I’ve long taken a favourable view on Urban Logistics REIT (LSE: SHED). Growing e-commerce volumes means this large logistics and warehousing spaces provider can look forward to steady revenues growth during this new decade and beyond. I’d happily buy it in an ISA today.
The coronavirus outbreak is already leading to massive changes in the way global citizens live their lives. It’s a development that’s boosted the demand outlook for Urban Logistics’ spaces significantly too.
The latest report from the British Retail Consortium reveals why. Online sales of non-food items exploded 57.9% in April as quarantine measures remained in place. And as chief executive Helen Dickinson said: “It is likely that as the lockdown wears on… new shopping habits – such as the trend towards online purchases – will become more entrenched for many consumers.”
At current prices, Urban Logistics trades on a price-to-earnings (P/E) ratio of 18 times for 2020. A tad high on paper. But a figure I reckon is extremely attractive given its bright long-term profits outlook.
One to avoid
You’d be much better off buying shares in Urban Logistics for your ISA than British Land Company (LSE: BLND). Real estate is a traditional go-to sector for nervous investors in uncertain times like these. With the retail industry on its knees though, stocking up on this FTSE 100 share is very-risky business.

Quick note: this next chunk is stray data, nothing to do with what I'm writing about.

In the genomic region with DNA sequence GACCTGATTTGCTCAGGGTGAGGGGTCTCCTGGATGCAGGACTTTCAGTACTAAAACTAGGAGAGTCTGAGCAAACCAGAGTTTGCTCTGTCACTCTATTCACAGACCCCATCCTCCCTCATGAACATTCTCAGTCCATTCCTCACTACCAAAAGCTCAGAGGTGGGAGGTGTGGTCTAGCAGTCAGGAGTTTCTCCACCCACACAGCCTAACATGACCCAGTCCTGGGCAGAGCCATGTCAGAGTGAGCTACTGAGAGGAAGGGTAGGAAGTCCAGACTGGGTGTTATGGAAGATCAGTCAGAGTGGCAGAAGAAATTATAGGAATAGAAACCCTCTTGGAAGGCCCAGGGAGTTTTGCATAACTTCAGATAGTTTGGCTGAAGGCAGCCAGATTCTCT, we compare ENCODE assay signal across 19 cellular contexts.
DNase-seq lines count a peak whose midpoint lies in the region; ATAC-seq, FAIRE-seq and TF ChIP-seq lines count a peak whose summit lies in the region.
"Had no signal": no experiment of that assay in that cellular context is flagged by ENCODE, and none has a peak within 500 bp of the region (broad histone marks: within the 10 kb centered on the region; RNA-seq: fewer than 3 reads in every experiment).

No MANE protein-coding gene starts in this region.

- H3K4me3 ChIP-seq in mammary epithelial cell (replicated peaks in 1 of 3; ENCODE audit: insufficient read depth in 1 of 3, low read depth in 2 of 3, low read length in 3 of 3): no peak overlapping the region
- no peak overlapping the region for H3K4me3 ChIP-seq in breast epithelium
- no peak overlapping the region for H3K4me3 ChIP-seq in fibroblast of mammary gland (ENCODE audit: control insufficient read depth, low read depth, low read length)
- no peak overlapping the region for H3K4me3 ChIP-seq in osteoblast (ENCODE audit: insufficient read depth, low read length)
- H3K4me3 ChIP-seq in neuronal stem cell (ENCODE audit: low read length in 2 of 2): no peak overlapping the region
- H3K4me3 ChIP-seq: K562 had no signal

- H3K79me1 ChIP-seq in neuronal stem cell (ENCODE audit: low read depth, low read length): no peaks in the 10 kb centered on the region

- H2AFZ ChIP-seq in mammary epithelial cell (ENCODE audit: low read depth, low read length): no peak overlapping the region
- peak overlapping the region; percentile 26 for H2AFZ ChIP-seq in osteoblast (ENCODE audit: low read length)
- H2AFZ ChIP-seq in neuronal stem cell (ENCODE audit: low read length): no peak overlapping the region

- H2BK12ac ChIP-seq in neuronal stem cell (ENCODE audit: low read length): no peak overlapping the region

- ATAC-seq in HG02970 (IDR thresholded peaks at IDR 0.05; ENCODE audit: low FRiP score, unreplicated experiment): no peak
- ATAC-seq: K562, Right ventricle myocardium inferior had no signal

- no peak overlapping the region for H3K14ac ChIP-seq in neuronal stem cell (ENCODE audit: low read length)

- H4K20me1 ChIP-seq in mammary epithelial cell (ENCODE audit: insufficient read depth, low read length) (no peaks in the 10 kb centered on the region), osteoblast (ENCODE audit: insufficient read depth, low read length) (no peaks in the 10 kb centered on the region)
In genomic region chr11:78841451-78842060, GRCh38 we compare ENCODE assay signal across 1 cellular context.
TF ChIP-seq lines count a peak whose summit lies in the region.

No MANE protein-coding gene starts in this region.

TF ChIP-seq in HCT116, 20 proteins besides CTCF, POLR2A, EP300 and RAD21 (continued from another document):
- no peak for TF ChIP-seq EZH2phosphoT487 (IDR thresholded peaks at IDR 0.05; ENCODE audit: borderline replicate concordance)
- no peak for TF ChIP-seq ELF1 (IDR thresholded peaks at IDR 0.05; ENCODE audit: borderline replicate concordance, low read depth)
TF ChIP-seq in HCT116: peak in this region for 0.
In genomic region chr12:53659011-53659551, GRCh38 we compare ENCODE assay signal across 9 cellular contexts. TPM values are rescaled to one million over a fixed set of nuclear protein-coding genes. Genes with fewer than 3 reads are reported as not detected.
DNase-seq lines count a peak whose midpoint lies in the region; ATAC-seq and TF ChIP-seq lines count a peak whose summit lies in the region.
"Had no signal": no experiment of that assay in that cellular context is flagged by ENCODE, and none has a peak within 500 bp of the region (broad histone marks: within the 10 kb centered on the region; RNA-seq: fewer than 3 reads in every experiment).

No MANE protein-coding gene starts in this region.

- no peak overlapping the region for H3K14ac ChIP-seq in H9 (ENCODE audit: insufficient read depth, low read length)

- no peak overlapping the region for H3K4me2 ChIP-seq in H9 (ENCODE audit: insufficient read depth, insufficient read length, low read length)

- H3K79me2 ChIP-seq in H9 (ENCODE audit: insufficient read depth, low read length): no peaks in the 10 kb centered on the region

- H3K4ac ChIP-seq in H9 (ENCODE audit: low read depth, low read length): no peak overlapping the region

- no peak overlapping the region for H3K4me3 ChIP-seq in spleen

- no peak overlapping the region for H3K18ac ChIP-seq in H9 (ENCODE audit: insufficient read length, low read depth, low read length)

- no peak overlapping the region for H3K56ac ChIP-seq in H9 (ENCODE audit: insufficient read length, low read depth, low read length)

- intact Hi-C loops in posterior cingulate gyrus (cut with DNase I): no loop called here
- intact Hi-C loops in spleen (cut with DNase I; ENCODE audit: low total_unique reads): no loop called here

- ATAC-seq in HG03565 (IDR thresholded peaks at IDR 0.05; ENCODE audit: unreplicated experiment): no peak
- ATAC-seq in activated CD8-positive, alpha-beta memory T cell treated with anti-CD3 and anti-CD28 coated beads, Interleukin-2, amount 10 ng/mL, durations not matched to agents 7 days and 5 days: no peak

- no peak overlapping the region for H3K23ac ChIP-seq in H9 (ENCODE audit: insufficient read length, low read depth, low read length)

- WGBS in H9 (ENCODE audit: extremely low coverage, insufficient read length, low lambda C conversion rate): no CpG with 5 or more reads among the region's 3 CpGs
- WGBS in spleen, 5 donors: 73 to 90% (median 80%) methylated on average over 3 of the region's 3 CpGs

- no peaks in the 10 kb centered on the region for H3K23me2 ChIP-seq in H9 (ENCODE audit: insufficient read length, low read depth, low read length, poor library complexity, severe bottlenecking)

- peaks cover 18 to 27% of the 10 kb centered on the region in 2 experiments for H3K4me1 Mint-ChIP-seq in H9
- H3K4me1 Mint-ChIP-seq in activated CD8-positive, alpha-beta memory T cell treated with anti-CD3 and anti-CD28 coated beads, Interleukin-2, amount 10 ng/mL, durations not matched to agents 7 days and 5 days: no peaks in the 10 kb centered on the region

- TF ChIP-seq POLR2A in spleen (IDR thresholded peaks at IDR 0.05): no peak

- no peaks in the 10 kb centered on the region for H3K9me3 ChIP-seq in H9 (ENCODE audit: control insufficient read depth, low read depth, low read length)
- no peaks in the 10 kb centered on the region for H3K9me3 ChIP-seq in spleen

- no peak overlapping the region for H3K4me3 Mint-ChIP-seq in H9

British Land and other operators of shopping centres, retail parks and other retail spaces have seen rents slump and the value of their assets sink as Brexit uncertainty has damaged consumer confidence. The troubles of the past couple of years could end up looking like small potatoes compared with the storm it faces following the Covid-19 breakout.
A trading release from Footsie rival Land Securities on Tuesday illustrates perfectly the scale of the pressure the sector faces. In what it describes as “a severe but plausible downside scenario,” the property play says that rent receipts from retail tenants could slump 75% in 2020.
An ISA timebomb?
The UK-wide lockdown might be getting gradually unwound, but the problems for British Land and its peers are growing. With a shocking recession coming down the tracks, expect the number of retailers going bust to increase and tenants asking for rent reductions in greater numbers. Don’t forget the aforementioned growth in online retailing casts a pall over expected levels of footfall across shopping malls and the like beyond the short-to-medium term too.
British Land’s shares are cheap, as signalled by its rock-bottom forward P/E ratio of 12 times. Its low rating is a reflection of its muddy profits outlook. The FTSE 100 firm’s share price has recovered from the 20-year closing lows hit in March. But I reckon the release of full-year financials on 27 May could send it plunging again. I’d sell it out of my ISA without delay.